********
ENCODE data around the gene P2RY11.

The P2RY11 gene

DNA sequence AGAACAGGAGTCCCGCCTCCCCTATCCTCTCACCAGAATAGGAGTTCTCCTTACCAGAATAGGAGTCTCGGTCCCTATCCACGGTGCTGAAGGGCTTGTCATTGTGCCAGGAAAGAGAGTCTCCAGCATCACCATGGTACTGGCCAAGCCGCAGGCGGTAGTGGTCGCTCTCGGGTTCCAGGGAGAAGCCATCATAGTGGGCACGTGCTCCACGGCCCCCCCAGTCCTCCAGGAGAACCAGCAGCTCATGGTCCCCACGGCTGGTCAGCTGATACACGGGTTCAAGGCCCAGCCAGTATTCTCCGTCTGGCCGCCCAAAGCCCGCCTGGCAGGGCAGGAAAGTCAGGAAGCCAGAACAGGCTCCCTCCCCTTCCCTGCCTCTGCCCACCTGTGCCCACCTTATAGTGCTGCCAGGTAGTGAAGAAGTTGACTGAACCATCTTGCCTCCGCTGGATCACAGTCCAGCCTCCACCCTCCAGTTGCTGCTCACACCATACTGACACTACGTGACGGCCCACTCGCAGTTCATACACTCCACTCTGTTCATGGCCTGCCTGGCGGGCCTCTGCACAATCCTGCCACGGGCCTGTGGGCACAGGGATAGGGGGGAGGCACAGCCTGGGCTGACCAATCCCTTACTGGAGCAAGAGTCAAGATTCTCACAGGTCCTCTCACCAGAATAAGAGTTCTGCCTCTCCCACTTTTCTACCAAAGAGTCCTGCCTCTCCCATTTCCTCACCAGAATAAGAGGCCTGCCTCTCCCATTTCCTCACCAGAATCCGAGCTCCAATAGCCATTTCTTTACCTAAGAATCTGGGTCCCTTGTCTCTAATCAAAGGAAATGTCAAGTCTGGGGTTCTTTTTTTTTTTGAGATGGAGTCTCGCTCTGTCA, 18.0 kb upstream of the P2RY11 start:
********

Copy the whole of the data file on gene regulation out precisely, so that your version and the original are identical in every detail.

ENCODE data around the gene P2RY11.

The P2RY11 gene

DNA sequence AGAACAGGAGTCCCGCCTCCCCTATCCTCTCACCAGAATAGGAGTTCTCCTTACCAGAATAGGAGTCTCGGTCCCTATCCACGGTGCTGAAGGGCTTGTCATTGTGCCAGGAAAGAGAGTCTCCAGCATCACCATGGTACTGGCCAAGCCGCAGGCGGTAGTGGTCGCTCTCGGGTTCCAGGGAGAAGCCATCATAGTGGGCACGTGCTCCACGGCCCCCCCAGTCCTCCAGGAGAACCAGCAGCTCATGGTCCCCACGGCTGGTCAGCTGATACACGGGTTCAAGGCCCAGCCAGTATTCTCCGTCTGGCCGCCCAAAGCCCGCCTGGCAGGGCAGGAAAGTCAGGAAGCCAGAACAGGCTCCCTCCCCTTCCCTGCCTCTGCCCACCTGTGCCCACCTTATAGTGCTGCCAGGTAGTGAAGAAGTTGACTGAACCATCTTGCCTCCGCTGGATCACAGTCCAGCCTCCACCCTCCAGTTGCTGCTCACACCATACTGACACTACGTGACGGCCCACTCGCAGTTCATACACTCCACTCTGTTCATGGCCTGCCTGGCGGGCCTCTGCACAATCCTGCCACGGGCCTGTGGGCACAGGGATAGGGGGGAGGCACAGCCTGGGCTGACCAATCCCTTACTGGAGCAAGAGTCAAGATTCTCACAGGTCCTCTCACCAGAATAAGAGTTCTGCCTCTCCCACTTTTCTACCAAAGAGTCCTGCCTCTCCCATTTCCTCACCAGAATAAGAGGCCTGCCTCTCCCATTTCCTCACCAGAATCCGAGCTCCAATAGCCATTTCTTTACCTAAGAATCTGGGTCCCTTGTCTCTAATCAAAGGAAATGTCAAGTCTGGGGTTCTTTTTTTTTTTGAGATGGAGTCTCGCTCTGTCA, 18.0 kb upstream of the P2RY11 start: